Gas leaks in Building 18
By Dave Watt
Last Friday, a release of corrosive hydrogen bromide gas forced an evacuation of the Camille Edouard Dreyfus Building (Building 18) at 11:30 am. No damage or injuries resulted from the release, although some graduate students remained in the building after the evacuation was ordered.
James S. Nowick PhD '90, working in Professor of Chemistry Julius Rebek Jr. PhD '70's lab on the first floor of the building, was running a chemical reaction when the valve attached to the HBr's gas cylinder malfunctioned, spewing a cloud of HBr into the lab.
Nowick said the cloud of gas grew too quickly to turn on the emergency flow on his fume hood, so he jumped back and threw everyone out of the lab. All of the students were out of the lab in less than a minute. After consulting with chemistry department officials, Nowick pulled the fire alarm to evacuate the building.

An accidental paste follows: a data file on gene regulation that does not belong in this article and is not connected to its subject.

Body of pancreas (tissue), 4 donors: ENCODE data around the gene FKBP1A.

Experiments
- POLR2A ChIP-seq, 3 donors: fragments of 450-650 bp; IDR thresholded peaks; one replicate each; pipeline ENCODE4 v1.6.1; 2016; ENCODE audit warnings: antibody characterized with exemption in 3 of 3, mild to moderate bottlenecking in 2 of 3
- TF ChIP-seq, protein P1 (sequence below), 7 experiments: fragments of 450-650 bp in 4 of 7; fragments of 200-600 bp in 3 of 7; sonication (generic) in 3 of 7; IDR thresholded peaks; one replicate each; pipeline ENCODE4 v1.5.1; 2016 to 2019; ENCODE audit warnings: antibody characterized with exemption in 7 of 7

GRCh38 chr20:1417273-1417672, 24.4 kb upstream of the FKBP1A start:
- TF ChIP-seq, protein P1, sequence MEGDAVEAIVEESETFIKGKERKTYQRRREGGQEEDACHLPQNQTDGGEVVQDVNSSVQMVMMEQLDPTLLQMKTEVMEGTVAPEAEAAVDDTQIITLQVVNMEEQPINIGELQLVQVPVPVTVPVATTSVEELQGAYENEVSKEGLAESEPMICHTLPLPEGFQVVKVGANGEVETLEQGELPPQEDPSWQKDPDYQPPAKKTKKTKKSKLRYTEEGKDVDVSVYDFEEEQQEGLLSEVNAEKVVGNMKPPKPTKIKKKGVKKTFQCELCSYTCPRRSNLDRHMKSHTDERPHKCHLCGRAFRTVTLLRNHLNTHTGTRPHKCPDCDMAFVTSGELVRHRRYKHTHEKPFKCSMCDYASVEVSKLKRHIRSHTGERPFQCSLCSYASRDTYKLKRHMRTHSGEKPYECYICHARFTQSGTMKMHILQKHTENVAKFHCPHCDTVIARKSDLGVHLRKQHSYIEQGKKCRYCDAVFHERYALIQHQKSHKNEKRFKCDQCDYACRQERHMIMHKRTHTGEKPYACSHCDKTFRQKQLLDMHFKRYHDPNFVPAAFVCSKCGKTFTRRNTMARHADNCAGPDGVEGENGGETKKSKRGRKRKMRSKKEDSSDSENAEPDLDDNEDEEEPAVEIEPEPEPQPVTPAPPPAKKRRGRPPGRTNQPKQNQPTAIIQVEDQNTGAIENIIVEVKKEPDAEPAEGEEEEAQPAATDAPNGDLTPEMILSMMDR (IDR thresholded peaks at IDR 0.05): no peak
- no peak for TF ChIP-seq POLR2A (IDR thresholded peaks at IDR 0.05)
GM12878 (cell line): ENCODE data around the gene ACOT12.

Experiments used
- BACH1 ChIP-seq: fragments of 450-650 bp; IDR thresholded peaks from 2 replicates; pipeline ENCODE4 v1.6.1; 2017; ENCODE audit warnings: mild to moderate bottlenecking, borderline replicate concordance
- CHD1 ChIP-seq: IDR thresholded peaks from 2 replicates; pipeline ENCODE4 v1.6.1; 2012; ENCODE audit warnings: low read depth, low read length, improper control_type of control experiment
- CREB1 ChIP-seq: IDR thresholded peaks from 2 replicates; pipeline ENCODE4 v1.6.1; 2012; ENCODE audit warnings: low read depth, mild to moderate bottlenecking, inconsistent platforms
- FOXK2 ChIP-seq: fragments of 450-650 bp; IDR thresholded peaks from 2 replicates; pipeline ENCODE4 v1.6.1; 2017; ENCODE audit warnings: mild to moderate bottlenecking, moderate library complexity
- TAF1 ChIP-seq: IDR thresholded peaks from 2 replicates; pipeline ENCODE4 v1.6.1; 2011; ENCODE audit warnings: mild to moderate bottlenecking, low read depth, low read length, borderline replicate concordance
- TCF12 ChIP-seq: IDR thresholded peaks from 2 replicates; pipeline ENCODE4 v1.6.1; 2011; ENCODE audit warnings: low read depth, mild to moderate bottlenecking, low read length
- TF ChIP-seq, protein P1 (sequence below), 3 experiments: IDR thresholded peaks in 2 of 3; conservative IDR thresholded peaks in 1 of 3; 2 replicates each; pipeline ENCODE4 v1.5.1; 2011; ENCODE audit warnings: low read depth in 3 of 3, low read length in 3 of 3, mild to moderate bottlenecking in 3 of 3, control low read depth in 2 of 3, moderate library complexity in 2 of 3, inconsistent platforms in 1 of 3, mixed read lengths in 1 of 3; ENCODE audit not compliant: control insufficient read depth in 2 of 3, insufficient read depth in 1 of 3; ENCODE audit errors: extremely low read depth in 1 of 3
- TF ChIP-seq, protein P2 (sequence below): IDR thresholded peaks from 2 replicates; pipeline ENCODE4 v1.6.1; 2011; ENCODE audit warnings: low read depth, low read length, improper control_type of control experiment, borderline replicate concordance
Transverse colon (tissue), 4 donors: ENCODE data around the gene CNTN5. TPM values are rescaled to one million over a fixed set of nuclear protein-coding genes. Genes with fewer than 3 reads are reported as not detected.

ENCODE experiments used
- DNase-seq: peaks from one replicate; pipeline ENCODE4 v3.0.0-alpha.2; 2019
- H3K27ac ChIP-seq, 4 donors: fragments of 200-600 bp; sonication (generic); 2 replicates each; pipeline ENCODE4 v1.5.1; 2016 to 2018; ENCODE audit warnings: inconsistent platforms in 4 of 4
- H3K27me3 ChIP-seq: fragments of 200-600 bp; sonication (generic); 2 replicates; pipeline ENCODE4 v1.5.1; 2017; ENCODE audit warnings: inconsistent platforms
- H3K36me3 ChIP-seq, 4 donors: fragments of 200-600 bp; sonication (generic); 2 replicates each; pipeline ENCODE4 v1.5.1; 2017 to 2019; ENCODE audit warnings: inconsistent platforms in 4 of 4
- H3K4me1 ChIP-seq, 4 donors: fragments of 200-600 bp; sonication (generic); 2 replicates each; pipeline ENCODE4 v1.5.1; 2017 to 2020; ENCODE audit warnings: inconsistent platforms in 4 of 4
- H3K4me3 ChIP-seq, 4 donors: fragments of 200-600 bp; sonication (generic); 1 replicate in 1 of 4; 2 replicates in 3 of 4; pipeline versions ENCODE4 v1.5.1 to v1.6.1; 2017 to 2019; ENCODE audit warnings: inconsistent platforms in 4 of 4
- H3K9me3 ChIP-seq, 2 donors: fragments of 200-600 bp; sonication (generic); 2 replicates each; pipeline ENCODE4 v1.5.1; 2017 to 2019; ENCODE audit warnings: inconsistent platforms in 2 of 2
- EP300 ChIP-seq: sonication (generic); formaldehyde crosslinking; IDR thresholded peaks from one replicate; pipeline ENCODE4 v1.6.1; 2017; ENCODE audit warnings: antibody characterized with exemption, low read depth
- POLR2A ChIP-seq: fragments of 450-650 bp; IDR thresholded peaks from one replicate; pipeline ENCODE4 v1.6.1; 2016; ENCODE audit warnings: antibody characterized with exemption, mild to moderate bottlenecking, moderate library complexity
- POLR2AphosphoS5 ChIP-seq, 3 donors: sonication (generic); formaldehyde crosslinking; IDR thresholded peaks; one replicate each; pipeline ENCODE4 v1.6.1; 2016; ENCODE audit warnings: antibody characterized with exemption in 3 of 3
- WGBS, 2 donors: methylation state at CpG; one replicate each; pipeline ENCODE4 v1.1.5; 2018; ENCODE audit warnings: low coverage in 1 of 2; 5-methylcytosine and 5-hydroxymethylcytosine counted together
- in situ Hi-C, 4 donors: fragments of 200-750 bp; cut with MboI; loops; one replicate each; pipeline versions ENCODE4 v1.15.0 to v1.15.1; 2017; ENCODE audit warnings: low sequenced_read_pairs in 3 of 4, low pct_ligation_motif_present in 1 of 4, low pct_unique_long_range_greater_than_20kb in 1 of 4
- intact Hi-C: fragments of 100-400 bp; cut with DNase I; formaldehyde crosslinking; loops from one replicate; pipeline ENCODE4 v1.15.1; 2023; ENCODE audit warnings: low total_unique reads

Half an hour later, the Cambridge fire department entered the building in green protective suits to discover that the relatively small gas cylinder had almost completely emptied, and most of the gas had dispersed.
According to Nowick, the HBr had mixed with the humid air to form a liquid solution which coated almost everything in the lab. "We came in here and tested the tabletops, and everything was pH 0," he explained.
No one was injured in the incident, including some fish in an aquarium about 10 feet from the gas cylinder. "The cover of the aquarium was pH 0, but the water inside was the same as when we left," said Nowick.